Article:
This late evening, I naturally found myself recalling this song—and that’s where this post ends.


4. OK. I must add a bit. I’ve been lagging on the paper-writing front, but, don’t worry; I’ve already begun re-writing (in my pocket notebook, as usual, while awaiting my turn in the hospital’s waiting lounge) my forth-coming paper on stress and strain, right today.

OK, see you folks, bye for now, and take care of yourselves…


A Song I Like:

(Hindi) “zameen se hamen aasmaan par…”
Singer: Asha Bhosale and Mohammad Rafi
Music: Madan Mohan
Lyrics: Rajinder Krishan

 

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The indistinguishability of the indistinguishable particles is the problem

For many of you (and all of you in the Western world), these would be the times of the Christmas vacations.

For us, the Diwali vacations are over, and, in fact, the new term has already begun. To be honest, classes are not yet going on in full swing. (Many students are still visiting home after their examinations for the last term—which occurred after Diwali.) Yet, the buzz is in the air, and in fact, for an upcoming accreditation visit the next month, we are once again back to working also on week-ends.

Therefore, I don’t (and for a month or so, won’t be able to) find the time to do any significant blogging.

Yes, I do have a few things lined up for blogging—in my mind. On the physical plane, there simply is no time. Still, rather than going on cribbing about lack of time, let me give you something more substantial to chew on, in the meanwhile. It’s one of the things lined up, anyway.


 

Check out this piece [^] in Nautilus by Amanda Gefter [^]; H/T to Roger Schlafly [^].

Let me reproduce the paragraph that Roger did, because it really touches on the central argument by Frank Wilczek [^][^]. In the Nautilus piece, Amanda Gefter puts him in a hypothetical court scene:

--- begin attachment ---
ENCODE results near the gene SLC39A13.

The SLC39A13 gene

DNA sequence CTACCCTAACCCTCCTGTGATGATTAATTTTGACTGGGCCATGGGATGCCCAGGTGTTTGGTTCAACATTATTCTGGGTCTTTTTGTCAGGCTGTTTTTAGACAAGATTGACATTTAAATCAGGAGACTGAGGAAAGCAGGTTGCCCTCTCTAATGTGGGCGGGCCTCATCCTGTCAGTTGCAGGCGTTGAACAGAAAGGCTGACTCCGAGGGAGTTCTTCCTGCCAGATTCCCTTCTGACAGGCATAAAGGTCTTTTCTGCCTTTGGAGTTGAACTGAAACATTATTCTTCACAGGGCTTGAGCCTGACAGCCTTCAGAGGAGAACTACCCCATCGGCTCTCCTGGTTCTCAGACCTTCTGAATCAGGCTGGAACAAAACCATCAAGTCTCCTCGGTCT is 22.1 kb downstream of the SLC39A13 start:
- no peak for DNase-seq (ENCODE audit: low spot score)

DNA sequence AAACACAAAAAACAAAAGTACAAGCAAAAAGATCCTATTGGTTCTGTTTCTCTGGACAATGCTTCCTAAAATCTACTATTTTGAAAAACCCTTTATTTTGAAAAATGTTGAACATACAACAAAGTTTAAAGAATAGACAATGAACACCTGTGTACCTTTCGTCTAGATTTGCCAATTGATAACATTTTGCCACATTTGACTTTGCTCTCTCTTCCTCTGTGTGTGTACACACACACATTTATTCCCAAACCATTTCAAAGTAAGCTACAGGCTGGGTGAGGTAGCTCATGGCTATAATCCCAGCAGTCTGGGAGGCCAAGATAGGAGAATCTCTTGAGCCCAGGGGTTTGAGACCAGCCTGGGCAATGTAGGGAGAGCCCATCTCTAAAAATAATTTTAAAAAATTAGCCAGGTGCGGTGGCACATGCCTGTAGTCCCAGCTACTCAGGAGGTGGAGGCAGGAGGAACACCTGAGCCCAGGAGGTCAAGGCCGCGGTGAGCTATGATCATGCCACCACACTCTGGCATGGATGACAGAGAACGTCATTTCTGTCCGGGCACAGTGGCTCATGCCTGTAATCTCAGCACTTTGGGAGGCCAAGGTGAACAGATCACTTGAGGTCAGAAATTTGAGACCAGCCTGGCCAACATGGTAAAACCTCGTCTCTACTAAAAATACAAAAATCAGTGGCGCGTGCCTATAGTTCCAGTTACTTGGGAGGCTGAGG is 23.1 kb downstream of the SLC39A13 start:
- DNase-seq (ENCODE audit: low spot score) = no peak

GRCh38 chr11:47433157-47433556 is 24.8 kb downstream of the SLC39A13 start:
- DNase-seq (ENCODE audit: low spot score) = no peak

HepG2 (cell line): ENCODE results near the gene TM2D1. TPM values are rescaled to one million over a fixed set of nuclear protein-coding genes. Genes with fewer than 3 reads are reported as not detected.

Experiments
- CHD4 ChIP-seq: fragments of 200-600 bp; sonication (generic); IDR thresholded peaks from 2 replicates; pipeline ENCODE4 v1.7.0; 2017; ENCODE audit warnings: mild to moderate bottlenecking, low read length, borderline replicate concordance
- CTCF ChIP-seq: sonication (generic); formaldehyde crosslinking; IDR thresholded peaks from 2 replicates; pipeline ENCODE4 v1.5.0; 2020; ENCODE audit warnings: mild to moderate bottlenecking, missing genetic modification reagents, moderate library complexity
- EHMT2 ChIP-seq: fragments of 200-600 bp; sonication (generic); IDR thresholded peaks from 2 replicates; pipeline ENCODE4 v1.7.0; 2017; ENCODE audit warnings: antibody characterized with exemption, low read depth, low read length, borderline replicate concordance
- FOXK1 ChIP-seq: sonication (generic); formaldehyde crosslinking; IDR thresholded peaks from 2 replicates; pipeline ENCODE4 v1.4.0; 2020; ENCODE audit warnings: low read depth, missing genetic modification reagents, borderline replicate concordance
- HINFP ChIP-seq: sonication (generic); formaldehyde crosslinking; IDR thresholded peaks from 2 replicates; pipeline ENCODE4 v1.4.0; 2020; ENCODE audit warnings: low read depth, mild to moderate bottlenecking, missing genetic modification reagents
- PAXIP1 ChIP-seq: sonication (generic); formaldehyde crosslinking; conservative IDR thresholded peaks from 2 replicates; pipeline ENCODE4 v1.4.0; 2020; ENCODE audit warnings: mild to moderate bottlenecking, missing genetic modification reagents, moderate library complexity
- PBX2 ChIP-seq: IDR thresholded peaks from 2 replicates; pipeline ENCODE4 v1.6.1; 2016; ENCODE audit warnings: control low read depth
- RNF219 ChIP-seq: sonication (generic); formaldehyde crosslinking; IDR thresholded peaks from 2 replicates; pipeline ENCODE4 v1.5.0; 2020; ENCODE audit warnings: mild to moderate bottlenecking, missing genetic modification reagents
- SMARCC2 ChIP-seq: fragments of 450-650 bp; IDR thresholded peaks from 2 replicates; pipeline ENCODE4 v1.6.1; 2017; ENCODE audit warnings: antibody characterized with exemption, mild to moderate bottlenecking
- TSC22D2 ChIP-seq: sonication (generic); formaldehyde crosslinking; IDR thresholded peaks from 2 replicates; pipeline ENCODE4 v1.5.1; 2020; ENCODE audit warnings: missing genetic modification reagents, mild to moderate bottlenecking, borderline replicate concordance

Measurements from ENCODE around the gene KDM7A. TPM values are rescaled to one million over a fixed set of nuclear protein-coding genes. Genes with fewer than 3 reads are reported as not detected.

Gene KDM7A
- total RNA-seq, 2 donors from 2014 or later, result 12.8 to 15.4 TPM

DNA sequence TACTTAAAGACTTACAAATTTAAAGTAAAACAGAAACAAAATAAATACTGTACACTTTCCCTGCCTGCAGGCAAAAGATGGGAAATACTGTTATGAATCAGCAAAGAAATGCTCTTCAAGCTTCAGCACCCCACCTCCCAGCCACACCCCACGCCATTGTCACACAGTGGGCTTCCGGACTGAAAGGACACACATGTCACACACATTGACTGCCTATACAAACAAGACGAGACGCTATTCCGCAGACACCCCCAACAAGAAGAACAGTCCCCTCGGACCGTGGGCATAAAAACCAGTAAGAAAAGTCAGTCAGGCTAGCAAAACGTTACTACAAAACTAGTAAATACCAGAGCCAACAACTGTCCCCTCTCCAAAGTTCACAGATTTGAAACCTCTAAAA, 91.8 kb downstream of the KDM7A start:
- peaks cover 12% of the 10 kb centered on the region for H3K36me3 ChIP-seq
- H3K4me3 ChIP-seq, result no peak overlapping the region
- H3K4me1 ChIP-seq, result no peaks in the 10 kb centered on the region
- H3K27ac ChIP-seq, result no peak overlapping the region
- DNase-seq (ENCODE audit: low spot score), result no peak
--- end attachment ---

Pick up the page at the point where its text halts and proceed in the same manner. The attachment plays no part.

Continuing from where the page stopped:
“Dr. Wilczek,” the defense attorney begins. “You have stated what you believe to be the single most profound result of quantum field theory. Can you repeat for the court what that is?”

The physicist leans in toward the microphone. “That two electrons are indistinguishable,” he says.

Dude, get it right. It’s not the uncertainty principle. It’s not the wave-particle duality. It’s not even the spooky action-at-a-distance and entanglement. It is indistinguishability. Amanda Gefter helps us understand the physics Nobel laureate’s viewpoint

The smoking gun for indistinguishability, and a direct result of the 1-in-3 statistics, is interference. Interference betrays the secret life of the electron, explains Wilczek. On observation, we will invariably find the electron to be a corpuscular particle, but when we are not looking at it, the electron bears the properties of a wave. When two waves overlap, they interfere—adding and amplifying in the places where their phases align—peaks with peaks, troughs with troughs—and canceling and obliterating where they find themselves out of sync. These interfering waves are not physical waves undulating through a material medium, but mathematical waves called wavefunctions. Where physical waves carry energy in their amplitudes, wavefunctions carry probability. So although we never observe these waves directly, the result of their interference is easily seen in how it affects probability and the statistical outcomes of experiment. All we need to do is count.

The crucial point is that only truly identical, indistinguishable things interfere. The moment we find a way to distinguish between them—be they particles, paths, or processes—the interference vanishes, and the hidden wave suddenly appears in its particle guise. If two particles show interference, we can know with absolute certainty that they are identical. Sure enough, experiment after experiment has proven it beyond a doubt: electrons interfere. Identical they are—not for stupidity or poor eyesight but because they are deeply, profoundly, inherently indistinguishable, every last one.